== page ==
The flotilla of motorboats carrying family, officials and ashes had arrived early at the pontoon, moored mid-river. The truck carrying them through the city to Sarawati Ghat had moved swiftly past thin crowds lining the route of their procession. At centre stage was Gandhi's great grandson, Tushar Arun Gandhi, who had fought a two-year legal battle for possession of the ashes, which had been misplaced in a bank vault in the eastern state of Orissa 47 years earlier.
Instructed by a Hindu priest amid the chanting of Vedic mantras, Tushar Gandhi had poured so much milk and water into the urn that those watching expected its contents to be almost entirely liquid.
Initially they were, then came a great dusty cascade, pouring forth and billowing up from the surface of the water, enveloping the chosen few invited to witness the "historic" spectacle.
It was the farcical end to a saga which had never seemed quite real.
From the beginning, doubts about the authenticity of the ashes, and Tushar Gandhi's motives, persisted.
"If these are truly Gandhiji's last remains, why has the Prime Minister not come? Where is the President of India?" asked Sunit Dyas, 66, who described himself as a "freedom fighter" and who blamed bungling by the authorities for the small turnout.
In February 1948, several million people attended similar ceremonies across India when Gandhi's ashes were dispersed after his assassination by a Hindu extremist and cremation at Raj Gat in Delhi.
Officials at the State Bank of India's Cuttack branch, where one of the urns was deposited in 1950 and forgotten, swear the ashes are genuine, and Tushar Gandhi responds with contempt to suggestions that he has used his famous relative's remains to build himself a political profile.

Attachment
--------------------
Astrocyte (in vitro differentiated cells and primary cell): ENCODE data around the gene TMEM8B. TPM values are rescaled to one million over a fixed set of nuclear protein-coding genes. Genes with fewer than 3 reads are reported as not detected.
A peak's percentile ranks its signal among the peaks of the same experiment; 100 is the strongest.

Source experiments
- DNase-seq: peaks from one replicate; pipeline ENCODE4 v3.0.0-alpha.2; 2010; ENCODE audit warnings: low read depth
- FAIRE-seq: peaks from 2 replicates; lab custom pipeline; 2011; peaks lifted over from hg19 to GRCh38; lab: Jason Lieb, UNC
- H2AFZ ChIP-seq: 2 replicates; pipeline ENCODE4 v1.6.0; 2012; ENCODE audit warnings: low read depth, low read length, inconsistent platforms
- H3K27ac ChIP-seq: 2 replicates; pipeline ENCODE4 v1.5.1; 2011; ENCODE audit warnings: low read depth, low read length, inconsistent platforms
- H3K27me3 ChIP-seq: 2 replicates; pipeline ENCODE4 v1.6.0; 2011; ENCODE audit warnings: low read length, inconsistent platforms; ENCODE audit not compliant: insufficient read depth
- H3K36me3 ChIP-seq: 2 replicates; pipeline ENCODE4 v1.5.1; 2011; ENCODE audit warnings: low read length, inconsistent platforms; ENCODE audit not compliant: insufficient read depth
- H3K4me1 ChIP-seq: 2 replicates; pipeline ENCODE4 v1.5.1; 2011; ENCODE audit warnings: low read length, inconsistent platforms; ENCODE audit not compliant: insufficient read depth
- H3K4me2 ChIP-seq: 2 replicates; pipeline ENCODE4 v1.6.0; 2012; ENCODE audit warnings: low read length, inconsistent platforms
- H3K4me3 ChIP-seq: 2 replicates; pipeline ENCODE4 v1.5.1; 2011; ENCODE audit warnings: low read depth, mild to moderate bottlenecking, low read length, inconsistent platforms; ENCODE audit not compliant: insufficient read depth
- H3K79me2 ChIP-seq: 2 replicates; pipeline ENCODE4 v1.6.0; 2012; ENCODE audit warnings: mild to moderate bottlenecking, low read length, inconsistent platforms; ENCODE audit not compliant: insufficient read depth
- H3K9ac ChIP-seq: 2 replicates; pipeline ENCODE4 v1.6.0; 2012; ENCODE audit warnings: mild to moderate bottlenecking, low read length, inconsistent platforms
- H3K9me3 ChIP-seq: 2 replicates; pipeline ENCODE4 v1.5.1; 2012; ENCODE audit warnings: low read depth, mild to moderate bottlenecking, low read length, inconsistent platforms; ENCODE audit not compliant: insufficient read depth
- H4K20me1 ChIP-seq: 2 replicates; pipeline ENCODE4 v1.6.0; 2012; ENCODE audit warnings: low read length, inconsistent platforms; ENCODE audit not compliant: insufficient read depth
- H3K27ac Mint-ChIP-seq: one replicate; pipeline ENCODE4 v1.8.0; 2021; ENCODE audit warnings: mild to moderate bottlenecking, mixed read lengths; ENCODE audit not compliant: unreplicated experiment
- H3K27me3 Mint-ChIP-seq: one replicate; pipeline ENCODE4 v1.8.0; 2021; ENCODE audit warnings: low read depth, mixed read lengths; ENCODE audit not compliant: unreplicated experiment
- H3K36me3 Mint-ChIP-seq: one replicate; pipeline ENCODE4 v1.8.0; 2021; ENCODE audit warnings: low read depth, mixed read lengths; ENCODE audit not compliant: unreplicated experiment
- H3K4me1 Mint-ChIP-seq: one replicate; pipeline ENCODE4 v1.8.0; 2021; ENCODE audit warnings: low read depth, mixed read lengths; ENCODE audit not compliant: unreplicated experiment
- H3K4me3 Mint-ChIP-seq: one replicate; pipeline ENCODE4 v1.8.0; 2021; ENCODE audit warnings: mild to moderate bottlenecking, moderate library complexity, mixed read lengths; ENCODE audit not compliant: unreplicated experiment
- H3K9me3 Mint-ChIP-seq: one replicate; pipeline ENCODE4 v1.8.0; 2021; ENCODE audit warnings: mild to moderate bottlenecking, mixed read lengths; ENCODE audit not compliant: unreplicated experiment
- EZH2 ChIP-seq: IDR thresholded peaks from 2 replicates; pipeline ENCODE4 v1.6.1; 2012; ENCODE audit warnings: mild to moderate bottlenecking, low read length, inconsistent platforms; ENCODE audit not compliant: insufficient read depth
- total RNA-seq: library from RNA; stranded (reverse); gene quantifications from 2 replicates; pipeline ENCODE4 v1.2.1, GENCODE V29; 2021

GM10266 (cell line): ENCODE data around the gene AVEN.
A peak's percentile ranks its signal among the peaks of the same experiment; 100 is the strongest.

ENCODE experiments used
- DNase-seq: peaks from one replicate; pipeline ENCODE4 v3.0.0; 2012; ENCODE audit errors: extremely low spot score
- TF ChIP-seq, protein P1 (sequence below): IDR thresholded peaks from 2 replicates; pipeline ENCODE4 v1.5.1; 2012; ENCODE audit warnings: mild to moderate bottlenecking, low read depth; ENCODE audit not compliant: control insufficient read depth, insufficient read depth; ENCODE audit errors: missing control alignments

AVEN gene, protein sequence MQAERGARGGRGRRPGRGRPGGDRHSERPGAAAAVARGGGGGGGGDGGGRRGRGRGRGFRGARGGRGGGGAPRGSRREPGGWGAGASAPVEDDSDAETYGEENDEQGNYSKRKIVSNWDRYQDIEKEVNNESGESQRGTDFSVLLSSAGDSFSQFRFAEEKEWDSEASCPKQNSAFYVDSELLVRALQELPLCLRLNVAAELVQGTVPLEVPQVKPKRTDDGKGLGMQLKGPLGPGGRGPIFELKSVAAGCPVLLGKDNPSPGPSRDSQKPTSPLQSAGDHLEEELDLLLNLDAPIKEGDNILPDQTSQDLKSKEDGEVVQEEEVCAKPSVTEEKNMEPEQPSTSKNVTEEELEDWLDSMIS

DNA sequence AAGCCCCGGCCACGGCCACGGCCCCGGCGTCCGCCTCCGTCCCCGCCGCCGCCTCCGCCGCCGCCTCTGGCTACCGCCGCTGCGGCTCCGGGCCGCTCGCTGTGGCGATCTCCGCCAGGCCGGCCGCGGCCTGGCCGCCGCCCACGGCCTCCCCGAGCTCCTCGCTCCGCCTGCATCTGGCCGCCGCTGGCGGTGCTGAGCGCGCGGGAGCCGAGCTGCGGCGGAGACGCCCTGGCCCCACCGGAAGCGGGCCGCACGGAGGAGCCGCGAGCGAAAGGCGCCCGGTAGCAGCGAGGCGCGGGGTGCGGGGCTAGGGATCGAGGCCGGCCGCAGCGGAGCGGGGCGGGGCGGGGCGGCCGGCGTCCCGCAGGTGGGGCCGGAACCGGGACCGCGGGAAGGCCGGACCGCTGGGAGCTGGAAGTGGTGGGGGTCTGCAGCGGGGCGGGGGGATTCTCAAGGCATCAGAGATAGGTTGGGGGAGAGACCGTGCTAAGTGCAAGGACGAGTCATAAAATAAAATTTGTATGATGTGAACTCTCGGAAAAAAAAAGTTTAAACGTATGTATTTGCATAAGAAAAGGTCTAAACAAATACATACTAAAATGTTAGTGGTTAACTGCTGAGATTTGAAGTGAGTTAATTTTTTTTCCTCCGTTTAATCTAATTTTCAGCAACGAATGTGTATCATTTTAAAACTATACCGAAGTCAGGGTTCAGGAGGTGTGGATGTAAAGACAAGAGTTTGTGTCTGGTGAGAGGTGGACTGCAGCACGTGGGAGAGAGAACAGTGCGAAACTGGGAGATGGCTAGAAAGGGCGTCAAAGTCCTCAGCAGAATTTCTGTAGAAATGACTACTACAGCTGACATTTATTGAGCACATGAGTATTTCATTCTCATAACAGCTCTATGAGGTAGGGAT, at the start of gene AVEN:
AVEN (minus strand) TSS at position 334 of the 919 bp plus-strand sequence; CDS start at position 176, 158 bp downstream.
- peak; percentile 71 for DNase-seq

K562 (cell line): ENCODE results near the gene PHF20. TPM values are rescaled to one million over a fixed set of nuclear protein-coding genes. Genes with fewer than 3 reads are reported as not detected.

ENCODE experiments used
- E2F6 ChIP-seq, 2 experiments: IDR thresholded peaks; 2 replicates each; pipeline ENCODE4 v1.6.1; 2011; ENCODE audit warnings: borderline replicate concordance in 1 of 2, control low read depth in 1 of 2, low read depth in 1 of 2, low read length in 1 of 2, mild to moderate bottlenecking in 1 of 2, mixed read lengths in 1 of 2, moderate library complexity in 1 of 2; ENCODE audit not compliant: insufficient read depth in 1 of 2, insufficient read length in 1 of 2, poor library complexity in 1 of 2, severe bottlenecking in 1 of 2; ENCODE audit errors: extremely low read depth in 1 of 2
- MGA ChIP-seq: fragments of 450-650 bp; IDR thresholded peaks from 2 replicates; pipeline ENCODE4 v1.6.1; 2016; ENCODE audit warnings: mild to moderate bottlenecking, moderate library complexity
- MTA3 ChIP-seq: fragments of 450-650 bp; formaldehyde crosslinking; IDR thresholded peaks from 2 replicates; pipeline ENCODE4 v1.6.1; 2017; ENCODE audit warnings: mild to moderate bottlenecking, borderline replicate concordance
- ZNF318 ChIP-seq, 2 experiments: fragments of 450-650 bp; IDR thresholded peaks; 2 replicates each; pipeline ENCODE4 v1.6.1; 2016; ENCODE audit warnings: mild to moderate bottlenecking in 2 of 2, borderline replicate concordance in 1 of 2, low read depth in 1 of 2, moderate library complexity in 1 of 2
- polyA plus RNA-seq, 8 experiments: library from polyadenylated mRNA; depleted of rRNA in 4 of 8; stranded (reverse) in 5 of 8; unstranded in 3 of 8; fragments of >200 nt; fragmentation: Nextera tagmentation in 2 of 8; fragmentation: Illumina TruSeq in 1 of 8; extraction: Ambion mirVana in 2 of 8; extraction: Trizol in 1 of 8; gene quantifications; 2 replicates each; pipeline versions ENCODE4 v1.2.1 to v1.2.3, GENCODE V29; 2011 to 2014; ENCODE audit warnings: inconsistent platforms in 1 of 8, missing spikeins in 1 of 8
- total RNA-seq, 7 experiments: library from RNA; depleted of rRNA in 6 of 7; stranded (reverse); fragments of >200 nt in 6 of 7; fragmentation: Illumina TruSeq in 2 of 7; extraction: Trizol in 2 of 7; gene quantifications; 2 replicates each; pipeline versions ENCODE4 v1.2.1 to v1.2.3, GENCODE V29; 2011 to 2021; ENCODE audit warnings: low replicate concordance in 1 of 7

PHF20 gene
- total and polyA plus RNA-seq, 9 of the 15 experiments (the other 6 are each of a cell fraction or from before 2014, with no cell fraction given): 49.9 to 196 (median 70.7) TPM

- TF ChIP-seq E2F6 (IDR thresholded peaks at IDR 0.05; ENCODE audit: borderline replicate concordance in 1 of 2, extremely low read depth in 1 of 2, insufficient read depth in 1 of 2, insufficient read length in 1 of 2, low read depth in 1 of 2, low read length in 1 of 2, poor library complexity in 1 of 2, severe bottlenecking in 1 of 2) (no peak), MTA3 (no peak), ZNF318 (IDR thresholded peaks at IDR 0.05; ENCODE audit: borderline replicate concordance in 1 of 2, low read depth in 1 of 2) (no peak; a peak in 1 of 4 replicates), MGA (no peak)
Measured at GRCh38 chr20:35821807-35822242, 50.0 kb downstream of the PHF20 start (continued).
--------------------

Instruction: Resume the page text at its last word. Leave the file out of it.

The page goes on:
"They [the critics] can wait and watch," he told The Independent on arrival in Allahabad after a 19-hour train journey accompanying the ashes from Orissa.
"I have not sunk so low that I would use an occasion like this for personal gratification or enhancement ... in our religion this is supposed to be a very sacred duty to perform, and getting a chance to do this almost 50 years after his [the Mahatma's] death is a miracle."
Speaking from New Delhi, Rajmohan Gandhi, a grandson of the Mahatma, supported Tushar Gandhi's actions.
"He read in a newspaper that the ashes had been found, and thought something should be done," he said. "A fairly natural reaction I would have thought."
The fact that Mahatma Gandhi was a married man, whose wife Kasturba gave him four sons, is news to many in the West, brought up to believe India's most famous independence campaigner was a total ascetic. Another common misconception is that former Indian Prime Ministers Indira and Rajiv Gandhi - assassinated in 1984 and 1991 respectively - were his descendants. They were not related.
If Tushar Gandhi is trying to use his great grandfather's reputation to build popular support he may find it an uphill battle.
While Gandhian ideals may have inspired such figures as Martin Luther King Jnr and Nelson Mandela, here they are associated with the Congress Party, which last year recorded its lowest ever vote in a national election.
"[Gandhi] is the presiding deity of a system that negates every conviction he stood for," wrote Vandita Mishra in the English-language daily The Pioneer. "He keeps alive for us a faith we have ourselves long [since] surrendered."
The Congress Party, which was founded in this city more than a century ago, managed to organise a rowdy mob to welcome Tushar Gandhi to Allahabad Junction railway station, largely for the benefit of the television cameras.
But though the Mahatma's lofty ideals of self-sacrifice and non-violence may have less currency in an increasingly materialist India, his methods remain popular.
This week's events coincided with a fast-unto-death by an academic at Allahabad University, Dr Ram Shastri, in protest against violence by students.
Fasting was one of Gandhi's favourite methods for achieving harmony between Hindus and Muslims, and equality for Untouchables and low caste Hindus.
The immersion of the ashes closes the circle on Gandhi's long association with this city of 1 million people, once known as the "Oxford of the East" for its manicured gardens and famous university, but which now lacks even a domestic airline service.
Yet certainty that Mahatma Gandhi can truly rest in peace depends on whether there are other hidden relics tucked away in corners of India.